United Utilities rolls out record leakage investment
United Utilities is rolling out the biggest acoustic logger project in the world in a bid to tackle water leakage.
The company is expecting to spend around £30 million installing around 100,000 acoustic loggers over the next two years on its underground water supply network. The vast pipe system – more than 26,000 miles in length – would wrap around the world if the pipes were laid end to end.
Kevin Fowlie, United Utilities’ network delivery director, said: “We have one of the largest and oldest water supply networks in the UK and it’s a constant battle to keep on top of leaks. Many leaks never show on the surface, so it is a round-the-clock challenge to find and fix them.
“Following the extreme dry weather last year, we’ve seen leakage rates increase due to ground movement. We have doubled our leakage detection and repair resource to meet our leakage targets, and now we need to go even further.
"Our customers have told us it is one of the issues most important to them, so we have committed to a 20 per cent reduction in leakage over the coming five year investment period, and that means using the latest innovations.
"By 2020 we will have the largest estate of acoustic logger technology in the world. Every quarter of a mile on our water network we will be able to glean real-time data, allowing us to respond faster and more accurately when a pipe begins to leak.”
An acoustic logger is a small device, installed directly onto the fittings of a water pipe, that detects the characteristic noise waves that are transferred through pipe walls by a leak.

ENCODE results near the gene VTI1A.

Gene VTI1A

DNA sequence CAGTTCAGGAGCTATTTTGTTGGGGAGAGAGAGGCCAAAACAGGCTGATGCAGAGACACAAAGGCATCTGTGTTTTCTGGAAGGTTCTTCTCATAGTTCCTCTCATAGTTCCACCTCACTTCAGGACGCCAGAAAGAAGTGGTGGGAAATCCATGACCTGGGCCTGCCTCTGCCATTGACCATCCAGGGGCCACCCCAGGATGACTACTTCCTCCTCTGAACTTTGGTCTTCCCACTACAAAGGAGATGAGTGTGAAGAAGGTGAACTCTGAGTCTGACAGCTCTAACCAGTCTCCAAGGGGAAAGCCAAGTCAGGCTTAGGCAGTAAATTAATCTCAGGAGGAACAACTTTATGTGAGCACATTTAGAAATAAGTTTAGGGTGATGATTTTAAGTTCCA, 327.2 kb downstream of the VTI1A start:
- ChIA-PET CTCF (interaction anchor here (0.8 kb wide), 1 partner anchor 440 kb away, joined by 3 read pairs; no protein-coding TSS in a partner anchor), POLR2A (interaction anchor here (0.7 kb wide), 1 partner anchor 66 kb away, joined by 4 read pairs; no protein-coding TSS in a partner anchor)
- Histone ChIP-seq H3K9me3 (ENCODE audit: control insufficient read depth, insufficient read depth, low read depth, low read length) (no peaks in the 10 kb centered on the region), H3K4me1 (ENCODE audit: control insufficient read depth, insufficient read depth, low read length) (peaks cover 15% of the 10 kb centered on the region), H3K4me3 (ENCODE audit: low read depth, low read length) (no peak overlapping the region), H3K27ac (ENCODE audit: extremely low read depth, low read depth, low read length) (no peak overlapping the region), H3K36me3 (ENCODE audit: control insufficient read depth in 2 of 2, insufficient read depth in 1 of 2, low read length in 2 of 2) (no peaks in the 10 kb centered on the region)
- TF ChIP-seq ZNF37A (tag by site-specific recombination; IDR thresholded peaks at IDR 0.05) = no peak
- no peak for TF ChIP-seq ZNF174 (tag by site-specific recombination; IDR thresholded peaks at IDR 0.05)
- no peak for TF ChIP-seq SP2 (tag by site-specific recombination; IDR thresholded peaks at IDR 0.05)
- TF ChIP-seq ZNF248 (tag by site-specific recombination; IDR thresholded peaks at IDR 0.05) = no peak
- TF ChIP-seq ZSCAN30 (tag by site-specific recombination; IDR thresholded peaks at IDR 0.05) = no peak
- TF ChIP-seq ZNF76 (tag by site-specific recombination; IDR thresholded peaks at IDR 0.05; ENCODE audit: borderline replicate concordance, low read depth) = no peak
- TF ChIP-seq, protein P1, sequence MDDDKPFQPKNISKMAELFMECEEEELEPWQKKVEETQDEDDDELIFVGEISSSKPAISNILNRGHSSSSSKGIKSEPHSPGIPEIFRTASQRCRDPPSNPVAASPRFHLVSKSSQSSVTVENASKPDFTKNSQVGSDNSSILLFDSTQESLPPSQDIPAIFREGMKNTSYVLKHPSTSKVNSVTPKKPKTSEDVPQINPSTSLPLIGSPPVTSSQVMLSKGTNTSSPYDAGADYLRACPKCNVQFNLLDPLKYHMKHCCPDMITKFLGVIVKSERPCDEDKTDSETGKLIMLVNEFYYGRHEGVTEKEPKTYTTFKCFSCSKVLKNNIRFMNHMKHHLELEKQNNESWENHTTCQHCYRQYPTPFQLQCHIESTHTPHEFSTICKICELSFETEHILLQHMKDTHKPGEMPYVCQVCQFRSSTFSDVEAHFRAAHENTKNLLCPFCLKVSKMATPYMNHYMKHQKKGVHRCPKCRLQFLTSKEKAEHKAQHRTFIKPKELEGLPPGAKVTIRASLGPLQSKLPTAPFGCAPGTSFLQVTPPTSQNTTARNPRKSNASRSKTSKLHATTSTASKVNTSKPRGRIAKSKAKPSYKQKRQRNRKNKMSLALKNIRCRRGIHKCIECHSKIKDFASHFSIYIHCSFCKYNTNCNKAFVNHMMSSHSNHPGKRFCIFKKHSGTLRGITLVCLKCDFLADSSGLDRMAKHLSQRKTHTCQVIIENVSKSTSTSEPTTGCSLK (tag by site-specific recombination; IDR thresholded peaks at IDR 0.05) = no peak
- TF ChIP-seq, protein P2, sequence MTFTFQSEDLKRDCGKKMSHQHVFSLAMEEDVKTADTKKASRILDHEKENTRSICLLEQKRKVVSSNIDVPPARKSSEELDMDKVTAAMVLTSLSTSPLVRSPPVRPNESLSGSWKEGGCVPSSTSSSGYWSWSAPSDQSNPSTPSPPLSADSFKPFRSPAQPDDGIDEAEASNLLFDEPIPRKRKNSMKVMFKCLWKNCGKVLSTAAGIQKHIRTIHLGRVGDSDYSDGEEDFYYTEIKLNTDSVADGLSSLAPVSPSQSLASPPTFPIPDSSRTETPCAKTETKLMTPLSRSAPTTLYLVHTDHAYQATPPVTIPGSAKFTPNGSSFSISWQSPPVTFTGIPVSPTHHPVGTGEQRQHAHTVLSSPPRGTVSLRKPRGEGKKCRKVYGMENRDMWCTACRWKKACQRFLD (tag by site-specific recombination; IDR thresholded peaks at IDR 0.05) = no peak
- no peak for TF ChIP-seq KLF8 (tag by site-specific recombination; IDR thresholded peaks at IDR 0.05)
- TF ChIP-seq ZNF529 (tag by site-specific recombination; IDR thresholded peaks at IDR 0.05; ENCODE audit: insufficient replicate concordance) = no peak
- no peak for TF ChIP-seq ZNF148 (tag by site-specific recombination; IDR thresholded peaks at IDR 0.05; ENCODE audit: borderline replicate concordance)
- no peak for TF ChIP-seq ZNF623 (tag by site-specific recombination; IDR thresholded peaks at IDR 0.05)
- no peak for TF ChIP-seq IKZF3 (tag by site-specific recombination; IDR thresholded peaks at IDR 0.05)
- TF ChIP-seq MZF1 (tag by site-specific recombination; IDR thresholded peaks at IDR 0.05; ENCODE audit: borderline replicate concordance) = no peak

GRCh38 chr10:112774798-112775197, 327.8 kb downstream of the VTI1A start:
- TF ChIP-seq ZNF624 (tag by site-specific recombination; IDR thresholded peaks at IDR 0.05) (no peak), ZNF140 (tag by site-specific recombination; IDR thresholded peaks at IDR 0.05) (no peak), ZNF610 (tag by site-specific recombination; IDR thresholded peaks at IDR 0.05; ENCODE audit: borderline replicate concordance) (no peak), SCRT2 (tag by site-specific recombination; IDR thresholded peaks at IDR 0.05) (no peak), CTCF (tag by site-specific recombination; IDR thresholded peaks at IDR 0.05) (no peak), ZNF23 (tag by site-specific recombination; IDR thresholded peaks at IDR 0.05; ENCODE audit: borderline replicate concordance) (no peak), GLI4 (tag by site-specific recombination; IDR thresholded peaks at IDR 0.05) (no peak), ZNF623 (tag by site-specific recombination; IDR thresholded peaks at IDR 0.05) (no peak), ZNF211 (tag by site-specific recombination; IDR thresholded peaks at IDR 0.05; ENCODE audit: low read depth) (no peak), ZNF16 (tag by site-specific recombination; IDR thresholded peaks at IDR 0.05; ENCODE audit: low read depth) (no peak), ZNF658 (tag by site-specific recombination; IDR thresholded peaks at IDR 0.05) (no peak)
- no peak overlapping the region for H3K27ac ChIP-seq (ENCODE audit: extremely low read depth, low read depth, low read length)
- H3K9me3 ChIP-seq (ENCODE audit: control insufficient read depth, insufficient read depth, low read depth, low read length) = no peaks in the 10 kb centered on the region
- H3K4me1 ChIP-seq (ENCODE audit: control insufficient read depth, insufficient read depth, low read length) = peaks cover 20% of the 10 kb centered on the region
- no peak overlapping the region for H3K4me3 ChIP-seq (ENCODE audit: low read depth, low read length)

Upon detection of the sound, the logger sends an alarm to United Utilities’ integrated control centre. Analysts can then send an engineer to pinpoint the leak and raise work for it to be repaired.
Engineers carried out a trial of the technology last year when 2,000 loggers were installed in Liverpool and Manchester city centres. These are already thought to have saved up to 5 million litres of water a day.
In phase one of the project this summer, 44,000 loggers will be installed across the north west at a cost of £14 million. A second phase of 50,000 loggers, worth around £16 million, is in the pipeline for 2020.
The new loggers will join a growing arsenal of ideas employed by United Utilities in the battle to reduce leakage, including satellite technology and specially trained water sniffer dogs.
- Environment Agency calls for action on water efficiency Rivers and wildlife could be left without sufficient water unless action is taken to reduce water use and wastage,... Read More >
- Thames Water to install 'smart' water meters Thames Water is to become the first company in the UK to start installing smart water meters at all the properties it... Read More >
- ACWA completes ammonia removal plant at Leigh WwTW ACWA Services has completed a new £1.7M ammonia removal plant at United Utilities' (UU) Leigh Wastewater Treatment Works... Read More >
- Under pressure: Tackling leakage in new networks Leakage in new pipelines represents a significant problem but, working alongside Scottish Water, Ant Hire Solutions has... Read More >
- Comment: New tech and partnerships will up the ante on leakage Closer partnerships, technology and connectivity will be the key to tackling leakage, with collaborative delivery... Read More >
- SES Water seeks out below-ground intelligence Collaborative work to assess the condition of pipes in the Sutton and East Surrey region is set to give SES Water... Read More >
- Opinion: A smarter way to read the water network Smart metering technology could be the key to closing water companies' knowledge gaps about usage in their network -... Read More >
- Ready for anything: Resilience in the Round Resilience is one of the four priorities that Ofwat wants to see water companies adopt in their plans for PR19. But what... Read More >